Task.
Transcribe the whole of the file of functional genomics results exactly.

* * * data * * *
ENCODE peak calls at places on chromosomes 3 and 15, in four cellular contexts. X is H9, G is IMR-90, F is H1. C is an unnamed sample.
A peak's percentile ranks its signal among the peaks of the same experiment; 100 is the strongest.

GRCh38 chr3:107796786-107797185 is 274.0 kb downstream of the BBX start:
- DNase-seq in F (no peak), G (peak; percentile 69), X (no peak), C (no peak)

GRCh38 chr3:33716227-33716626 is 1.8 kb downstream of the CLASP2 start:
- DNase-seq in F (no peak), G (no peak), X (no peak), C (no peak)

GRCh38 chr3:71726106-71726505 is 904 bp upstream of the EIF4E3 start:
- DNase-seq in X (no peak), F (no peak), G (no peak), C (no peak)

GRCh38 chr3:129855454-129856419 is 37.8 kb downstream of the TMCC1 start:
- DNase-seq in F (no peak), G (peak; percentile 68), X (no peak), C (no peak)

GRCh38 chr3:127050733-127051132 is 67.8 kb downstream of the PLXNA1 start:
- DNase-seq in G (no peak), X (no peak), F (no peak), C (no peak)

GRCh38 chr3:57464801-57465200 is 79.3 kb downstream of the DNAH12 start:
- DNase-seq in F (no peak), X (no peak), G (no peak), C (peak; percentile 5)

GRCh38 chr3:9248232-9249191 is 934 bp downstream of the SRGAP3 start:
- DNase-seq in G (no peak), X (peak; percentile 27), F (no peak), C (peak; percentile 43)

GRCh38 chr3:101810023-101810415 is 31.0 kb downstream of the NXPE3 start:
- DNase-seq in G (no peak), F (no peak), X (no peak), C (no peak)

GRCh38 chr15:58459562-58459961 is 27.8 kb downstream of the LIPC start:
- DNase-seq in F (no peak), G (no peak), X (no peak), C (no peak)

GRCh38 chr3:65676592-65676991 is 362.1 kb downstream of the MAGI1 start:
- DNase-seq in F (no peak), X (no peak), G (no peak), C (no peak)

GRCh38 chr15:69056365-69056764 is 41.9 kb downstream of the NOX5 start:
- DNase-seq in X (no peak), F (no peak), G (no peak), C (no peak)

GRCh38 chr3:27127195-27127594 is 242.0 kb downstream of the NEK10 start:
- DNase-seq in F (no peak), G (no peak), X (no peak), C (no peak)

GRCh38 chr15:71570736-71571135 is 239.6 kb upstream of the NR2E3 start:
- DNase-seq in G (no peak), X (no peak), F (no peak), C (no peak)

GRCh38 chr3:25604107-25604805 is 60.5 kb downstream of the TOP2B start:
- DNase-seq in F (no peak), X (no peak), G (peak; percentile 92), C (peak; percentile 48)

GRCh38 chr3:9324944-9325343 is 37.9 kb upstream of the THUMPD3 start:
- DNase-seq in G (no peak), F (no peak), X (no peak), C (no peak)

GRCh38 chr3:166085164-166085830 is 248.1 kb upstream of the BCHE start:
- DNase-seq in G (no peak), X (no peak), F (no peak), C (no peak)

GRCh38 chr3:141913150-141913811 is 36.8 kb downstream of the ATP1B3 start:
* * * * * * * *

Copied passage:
ENCODE peak calls at places on chromosomes 3 and 15, in four cellular contexts. X is H9, G is IMR-90, F is H1. C is an unnamed sample.
A peak's percentile ranks its signal among the peaks of the same experiment; 100 is the strongest.

GRCh38 chr3:107796786-107797185 is 274.0 kb downstream of the BBX start:
- DNase-seq in F (no peak), G (peak; percentile 69), X (no peak), C (no peak)

GRCh38 chr3:33716227-33716626 is 1.8 kb downstream of the CLASP2 start:
- DNase-seq in F (no peak), G (no peak), X (no peak), C (no peak)

GRCh38 chr3:71726106-71726505 is 904 bp upstream of the EIF4E3 start:
- DNase-seq in X (no peak), F (no peak), G (no peak), C (no peak)

GRCh38 chr3:129855454-129856419 is 37.8 kb downstream of the TMCC1 start:
- DNase-seq in F (no peak), G (peak; percentile 68), X (no peak), C (no peak)

GRCh38 chr3:127050733-127051132 is 67.8 kb downstream of the PLXNA1 start:
- DNase-seq in G (no peak), X (no peak), F (no peak), C (no peak)

GRCh38 chr3:57464801-57465200 is 79.3 kb downstream of the DNAH12 start:
- DNase-seq in F (no peak), X (no peak), G (no peak), C (peak; percentile 5)

GRCh38 chr3:9248232-9249191 is 934 bp downstream of the SRGAP3 start:
- DNase-seq in G (no peak), X (peak; percentile 27), F (no peak), C (peak; percentile 43)

GRCh38 chr3:101810023-101810415 is 31.0 kb downstream of the NXPE3 start:
- DNase-seq in G (no peak), F (no peak), X (no peak), C (no peak)

GRCh38 chr15:58459562-58459961 is 27.8 kb downstream of the LIPC start:
- DNase-seq in F (no peak), G (no peak), X (no peak), C (no peak)

GRCh38 chr3:65676592-65676991 is 362.1 kb downstream of the MAGI1 start:
- DNase-seq in F (no peak), X (no peak), G (no peak), C (no peak)

GRCh38 chr15:69056365-69056764 is 41.9 kb downstream of the NOX5 start:
- DNase-seq in X (no peak), F (no peak), G (no peak), C (no peak)

GRCh38 chr3:27127195-27127594 is 242.0 kb downstream of the NEK10 start:
- DNase-seq in F (no peak), G (no peak), X (no peak), C (no peak)

GRCh38 chr15:71570736-71571135 is 239.6 kb upstream of the NR2E3 start:
- DNase-seq in G (no peak), X (no peak), F (no peak), C (no peak)

GRCh38 chr3:25604107-25604805 is 60.5 kb downstream of the TOP2B start:
- DNase-seq in F (no peak), X (no peak), G (peak; percentile 92), C (peak; percentile 48)

GRCh38 chr3:9324944-9325343 is 37.9 kb upstream of the THUMPD3 start:
- DNase-seq in G (no peak), F (no peak), X (no peak), C (no peak)

GRCh38 chr3:166085164-166085830 is 248.1 kb upstream of the BCHE start:
- DNase-seq in G (no peak), X (no peak), F (no peak), C (no peak)

GRCh38 chr3:141913150-141913811 is 36.8 kb downstream of the ATP1B3 start: